When it comes to node editing, Inkscape is superior in every way ! Easier, more intuitive and powerful.

Im not the greatest fan of the Inkscape developers. It seems they lack a real connection with their userbase.
Lots of the tools seem untested by real artists or lack what is really needed.
And it lacks proper support for assets like gradients and patterns.
Everything is still very minimal.

Also you can not paint with Inkscape like you can with AI.

Never the less im confident that Inkscape will improve a lot with the next big release.
Not sure if Adobe is nervous about open source graphics or not, but when it comes to competitors for AI, I used to use CorelDraw's Version 9 Suite (years ago - used it for years).

Once I got past the initial learning curve, because I was new to Vector and Raster creation and editing, I really like its eases of use.

Having started using Inkscape in the last few days, I find I like the look and layout of the interface, but that it is a bit awkward to use. GIMP, which I have also started to use in the last few days, seems to reward time put into it (for me) more than Inkscape - I initially thought it was going to be the other way around.

Anyway, my experience of that older version of CorelDraw was that it was easier and more logical in use than Inkscape, as a vector program. I do not know if others have had that experience, whether of CorelDraw, or AI, or other vector based programs, but I would imagine that kind of thing would have a significant impact on encouraging or discouraging people to move to Inkscape.

By the way, I do not think that my preferences were influenced by becoming familiar with how to use CorelDraw - I can whiz around in a few Digital Audio Workstations, but I still have definite preferences because of other factors; and I absolutely hate Microsoft Office, despite knowing it like the back of my hand.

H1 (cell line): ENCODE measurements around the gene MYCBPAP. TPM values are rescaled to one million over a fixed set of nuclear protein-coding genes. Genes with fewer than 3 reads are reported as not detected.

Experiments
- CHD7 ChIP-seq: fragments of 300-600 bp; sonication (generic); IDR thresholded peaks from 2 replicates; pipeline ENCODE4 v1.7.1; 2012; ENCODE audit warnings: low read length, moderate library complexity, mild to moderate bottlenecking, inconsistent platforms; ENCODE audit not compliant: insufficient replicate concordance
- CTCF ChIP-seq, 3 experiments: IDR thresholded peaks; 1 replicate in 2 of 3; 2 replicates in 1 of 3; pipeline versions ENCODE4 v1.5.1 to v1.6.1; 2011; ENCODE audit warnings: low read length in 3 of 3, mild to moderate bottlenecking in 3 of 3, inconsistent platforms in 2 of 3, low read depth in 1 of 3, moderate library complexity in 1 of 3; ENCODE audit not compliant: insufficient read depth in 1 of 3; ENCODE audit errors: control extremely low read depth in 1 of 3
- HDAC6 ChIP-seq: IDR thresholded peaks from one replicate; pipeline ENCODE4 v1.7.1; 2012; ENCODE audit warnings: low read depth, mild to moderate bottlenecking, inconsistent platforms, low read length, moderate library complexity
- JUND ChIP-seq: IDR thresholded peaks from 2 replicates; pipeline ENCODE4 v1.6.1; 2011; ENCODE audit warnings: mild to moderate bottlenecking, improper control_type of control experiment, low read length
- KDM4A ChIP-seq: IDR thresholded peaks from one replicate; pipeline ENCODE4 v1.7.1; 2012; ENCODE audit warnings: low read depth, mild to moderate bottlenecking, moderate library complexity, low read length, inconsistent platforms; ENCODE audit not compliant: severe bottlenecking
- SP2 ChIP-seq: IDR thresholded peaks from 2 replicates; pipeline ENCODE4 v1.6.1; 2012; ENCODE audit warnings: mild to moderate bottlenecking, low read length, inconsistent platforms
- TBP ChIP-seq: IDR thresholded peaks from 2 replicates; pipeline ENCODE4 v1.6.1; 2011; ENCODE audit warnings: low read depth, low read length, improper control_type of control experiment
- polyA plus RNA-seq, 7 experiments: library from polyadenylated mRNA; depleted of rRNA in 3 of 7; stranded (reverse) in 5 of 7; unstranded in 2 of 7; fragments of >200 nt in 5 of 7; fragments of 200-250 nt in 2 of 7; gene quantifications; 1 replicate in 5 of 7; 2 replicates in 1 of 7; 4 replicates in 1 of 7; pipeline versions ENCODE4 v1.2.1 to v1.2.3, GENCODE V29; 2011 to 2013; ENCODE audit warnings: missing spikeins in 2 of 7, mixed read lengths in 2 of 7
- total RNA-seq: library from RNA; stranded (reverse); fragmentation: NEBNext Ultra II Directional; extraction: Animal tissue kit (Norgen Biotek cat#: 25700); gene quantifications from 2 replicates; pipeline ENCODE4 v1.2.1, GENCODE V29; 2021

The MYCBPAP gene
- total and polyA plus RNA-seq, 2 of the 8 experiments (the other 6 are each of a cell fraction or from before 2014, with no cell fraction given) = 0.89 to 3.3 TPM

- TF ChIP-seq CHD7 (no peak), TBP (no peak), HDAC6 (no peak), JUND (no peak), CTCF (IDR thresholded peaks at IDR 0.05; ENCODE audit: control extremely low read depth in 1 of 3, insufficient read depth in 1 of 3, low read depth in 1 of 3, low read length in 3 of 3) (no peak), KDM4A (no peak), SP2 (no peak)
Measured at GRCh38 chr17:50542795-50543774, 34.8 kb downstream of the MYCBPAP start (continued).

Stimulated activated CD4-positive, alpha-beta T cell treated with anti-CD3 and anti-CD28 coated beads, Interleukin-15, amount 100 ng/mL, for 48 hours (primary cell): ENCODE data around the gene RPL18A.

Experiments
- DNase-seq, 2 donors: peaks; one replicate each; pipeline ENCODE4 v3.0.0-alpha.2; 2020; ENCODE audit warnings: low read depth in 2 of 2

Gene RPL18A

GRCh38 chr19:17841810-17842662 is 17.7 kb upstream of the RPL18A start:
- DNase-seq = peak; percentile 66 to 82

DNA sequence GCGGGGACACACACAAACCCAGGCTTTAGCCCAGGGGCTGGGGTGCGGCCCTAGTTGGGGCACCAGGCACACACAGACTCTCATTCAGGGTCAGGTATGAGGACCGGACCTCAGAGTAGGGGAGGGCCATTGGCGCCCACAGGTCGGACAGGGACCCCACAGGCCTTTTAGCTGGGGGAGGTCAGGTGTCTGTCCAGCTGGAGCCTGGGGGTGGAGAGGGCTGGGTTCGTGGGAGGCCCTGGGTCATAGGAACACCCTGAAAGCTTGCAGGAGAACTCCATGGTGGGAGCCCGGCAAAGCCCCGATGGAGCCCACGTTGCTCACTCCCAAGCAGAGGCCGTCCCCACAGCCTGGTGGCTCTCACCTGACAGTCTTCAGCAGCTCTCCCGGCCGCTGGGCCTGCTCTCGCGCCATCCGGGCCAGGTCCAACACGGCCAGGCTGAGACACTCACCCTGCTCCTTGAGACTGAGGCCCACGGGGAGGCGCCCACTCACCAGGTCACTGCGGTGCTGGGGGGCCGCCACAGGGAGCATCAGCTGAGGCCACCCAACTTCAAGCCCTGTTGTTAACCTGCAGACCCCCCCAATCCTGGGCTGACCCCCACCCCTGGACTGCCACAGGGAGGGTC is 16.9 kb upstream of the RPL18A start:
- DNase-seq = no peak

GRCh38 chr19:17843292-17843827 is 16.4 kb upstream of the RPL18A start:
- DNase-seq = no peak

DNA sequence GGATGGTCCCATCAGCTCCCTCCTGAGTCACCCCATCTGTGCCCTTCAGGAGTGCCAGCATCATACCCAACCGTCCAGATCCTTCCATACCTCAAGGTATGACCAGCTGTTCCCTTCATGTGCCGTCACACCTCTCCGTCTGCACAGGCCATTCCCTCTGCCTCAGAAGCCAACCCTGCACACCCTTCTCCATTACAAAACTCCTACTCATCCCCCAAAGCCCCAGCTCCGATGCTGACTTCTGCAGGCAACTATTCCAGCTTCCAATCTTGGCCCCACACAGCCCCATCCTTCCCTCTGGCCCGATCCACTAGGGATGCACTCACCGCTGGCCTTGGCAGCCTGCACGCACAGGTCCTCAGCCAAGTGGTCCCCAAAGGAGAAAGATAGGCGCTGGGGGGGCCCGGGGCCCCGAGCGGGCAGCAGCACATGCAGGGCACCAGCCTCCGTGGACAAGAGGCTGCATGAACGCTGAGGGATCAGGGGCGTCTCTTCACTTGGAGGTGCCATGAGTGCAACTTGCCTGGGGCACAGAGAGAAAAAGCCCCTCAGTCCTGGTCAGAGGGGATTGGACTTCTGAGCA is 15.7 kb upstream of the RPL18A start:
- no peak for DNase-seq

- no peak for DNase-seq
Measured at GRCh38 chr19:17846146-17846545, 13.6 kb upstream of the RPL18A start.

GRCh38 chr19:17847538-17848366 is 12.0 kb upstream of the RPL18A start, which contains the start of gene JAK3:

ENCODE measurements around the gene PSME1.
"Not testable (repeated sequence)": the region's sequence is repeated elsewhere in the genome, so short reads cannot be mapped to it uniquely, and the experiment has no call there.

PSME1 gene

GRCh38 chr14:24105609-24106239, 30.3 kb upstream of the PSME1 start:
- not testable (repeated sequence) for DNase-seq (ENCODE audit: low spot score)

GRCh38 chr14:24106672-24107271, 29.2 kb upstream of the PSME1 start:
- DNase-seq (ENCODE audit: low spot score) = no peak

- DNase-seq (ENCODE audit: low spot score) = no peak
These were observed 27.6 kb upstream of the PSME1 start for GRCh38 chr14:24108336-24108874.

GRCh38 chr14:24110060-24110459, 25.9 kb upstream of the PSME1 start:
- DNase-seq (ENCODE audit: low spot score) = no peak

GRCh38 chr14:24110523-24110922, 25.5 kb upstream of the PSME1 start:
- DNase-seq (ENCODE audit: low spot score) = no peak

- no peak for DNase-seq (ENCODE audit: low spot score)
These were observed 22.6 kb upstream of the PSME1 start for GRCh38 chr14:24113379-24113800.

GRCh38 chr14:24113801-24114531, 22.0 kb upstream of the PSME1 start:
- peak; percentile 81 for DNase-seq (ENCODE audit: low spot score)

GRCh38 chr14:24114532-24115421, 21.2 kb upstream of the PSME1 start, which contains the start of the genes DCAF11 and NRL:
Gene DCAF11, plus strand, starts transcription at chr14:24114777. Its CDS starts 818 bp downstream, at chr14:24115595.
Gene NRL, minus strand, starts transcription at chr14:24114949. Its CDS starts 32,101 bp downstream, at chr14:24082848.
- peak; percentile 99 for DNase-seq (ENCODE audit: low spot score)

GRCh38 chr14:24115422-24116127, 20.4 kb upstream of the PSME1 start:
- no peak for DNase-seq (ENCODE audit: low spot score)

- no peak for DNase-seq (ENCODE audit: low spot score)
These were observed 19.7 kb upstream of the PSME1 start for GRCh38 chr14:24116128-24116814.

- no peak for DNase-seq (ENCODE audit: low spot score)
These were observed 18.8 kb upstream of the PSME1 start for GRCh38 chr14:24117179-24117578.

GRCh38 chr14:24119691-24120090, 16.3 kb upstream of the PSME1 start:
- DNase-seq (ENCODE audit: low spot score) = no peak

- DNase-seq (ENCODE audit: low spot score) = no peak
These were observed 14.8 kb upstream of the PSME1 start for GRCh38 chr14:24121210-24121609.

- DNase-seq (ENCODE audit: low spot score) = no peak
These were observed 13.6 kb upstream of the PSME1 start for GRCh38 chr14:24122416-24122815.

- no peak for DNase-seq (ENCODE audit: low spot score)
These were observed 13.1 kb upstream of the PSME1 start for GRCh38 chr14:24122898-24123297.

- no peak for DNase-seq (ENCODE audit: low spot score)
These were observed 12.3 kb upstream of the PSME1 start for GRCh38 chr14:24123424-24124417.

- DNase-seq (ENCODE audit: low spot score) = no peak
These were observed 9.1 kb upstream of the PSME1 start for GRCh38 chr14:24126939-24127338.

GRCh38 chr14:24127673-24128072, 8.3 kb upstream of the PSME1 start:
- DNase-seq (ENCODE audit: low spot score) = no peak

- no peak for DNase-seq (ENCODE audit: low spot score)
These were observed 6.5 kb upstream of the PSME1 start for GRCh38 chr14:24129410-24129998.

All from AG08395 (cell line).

Thank god for open source softwares.

Not jus image manipulation but in general technical fields.

I use GIMP for personal requirements(such as avatars,forum signatures,Deviantart account).
Free software always lacks the functionality available in paid products.
In fact, Gimp is an example, the functionality of Adobe Photoshop is much broader.
Yes, and large corporations mostly buy software, since paid software always has reliable support.
(06-11-2019, 03:18 PM)GimpUsers Wrote: paid software always has reliable support.

Not my experience...  I used to maintain a server based on a rather expensive product (several hundred thousands euros per year...). We hit a bug that prevented us from doing "hot" code updates (so code updates suddenly required three hours of unavailability... if we were lucky). We could never get it fixed. In addition, said product had a lifecycle of 5 years before it was deemed unsupported. Considering that you start development on the new middleware about 6 months after it is out (better leave it to other to weather the first big bugs) and development of a sizeable application takes 18months, you are left with 3 years of useful life before you have to consider migrating the thing to a new version. 

OpenSource has a reliable support. If you have the money, you'll always find someone to fix it for you.